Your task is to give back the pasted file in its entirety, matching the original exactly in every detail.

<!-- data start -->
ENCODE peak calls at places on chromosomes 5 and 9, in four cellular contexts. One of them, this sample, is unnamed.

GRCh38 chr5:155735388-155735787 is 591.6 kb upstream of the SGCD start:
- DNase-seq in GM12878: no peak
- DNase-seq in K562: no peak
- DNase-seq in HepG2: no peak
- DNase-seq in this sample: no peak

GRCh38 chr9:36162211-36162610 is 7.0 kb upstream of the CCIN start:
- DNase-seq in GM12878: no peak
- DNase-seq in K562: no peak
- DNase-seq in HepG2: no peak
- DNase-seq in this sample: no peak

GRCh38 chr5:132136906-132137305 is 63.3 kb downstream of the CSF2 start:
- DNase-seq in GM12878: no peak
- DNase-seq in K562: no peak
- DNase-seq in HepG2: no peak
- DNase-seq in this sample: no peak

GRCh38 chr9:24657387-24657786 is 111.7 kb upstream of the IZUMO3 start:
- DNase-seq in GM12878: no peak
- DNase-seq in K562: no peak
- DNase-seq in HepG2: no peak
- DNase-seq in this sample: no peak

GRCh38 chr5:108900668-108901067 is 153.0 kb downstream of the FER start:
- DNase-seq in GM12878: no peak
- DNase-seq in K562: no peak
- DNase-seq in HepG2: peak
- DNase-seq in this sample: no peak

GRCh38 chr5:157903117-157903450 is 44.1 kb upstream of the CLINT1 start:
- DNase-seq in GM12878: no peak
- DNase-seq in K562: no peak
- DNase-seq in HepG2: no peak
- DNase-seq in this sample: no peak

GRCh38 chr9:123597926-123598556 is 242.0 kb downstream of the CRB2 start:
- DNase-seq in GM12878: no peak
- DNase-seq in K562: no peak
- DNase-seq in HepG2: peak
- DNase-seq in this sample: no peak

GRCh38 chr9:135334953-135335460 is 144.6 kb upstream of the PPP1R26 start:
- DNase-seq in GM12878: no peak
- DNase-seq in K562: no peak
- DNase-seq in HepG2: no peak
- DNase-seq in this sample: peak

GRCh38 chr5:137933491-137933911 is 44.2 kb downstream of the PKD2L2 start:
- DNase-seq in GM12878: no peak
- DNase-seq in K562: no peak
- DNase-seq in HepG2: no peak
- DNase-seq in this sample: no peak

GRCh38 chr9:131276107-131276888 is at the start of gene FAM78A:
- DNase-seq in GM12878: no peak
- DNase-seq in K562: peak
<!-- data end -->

ENCODE peak calls at places on chromosomes 5 and 9, in four cellular contexts. One of them, this sample, is unnamed.

GRCh38 chr5:155735388-155735787 is 591.6 kb upstream of the SGCD start:
- DNase-seq in GM12878: no peak
- DNase-seq in K562: no peak
- DNase-seq in HepG2: no peak
- DNase-seq in this sample: no peak

GRCh38 chr9:36162211-36162610 is 7.0 kb upstream of the CCIN start:
- DNase-seq in GM12878: no peak
- DNase-seq in K562: no peak
- DNase-seq in HepG2: no peak
- DNase-seq in this sample: no peak

GRCh38 chr5:132136906-132137305 is 63.3 kb downstream of the CSF2 start:
- DNase-seq in GM12878: no peak
- DNase-seq in K562: no peak
- DNase-seq in HepG2: no peak
- DNase-seq in this sample: no peak

GRCh38 chr9:24657387-24657786 is 111.7 kb upstream of the IZUMO3 start:
- DNase-seq in GM12878: no peak
- DNase-seq in K562: no peak
- DNase-seq in HepG2: no peak
- DNase-seq in this sample: no peak

GRCh38 chr5:108900668-108901067 is 153.0 kb downstream of the FER start:
- DNase-seq in GM12878: no peak
- DNase-seq in K562: no peak
- DNase-seq in HepG2: peak
- DNase-seq in this sample: no peak

GRCh38 chr5:157903117-157903450 is 44.1 kb upstream of the CLINT1 start:
- DNase-seq in GM12878: no peak
- DNase-seq in K562: no peak
- DNase-seq in HepG2: no peak
- DNase-seq in this sample: no peak

GRCh38 chr9:123597926-123598556 is 242.0 kb downstream of the CRB2 start:
- DNase-seq in GM12878: no peak
- DNase-seq in K562: no peak
- DNase-seq in HepG2: peak
- DNase-seq in this sample: no peak

GRCh38 chr9:135334953-135335460 is 144.6 kb upstream of the PPP1R26 start:
- DNase-seq in GM12878: no peak
- DNase-seq in K562: no peak
- DNase-seq in HepG2: no peak
- DNase-seq in this sample: peak

GRCh38 chr5:137933491-137933911 is 44.2 kb downstream of the PKD2L2 start:
- DNase-seq in GM12878: no peak
- DNase-seq in K562: no peak
- DNase-seq in HepG2: no peak
- DNase-seq in this sample: no peak

GRCh38 chr9:131276107-131276888 is at the start of gene FAM78A:
- DNase-seq in GM12878: no peak
- DNase-seq in K562: peak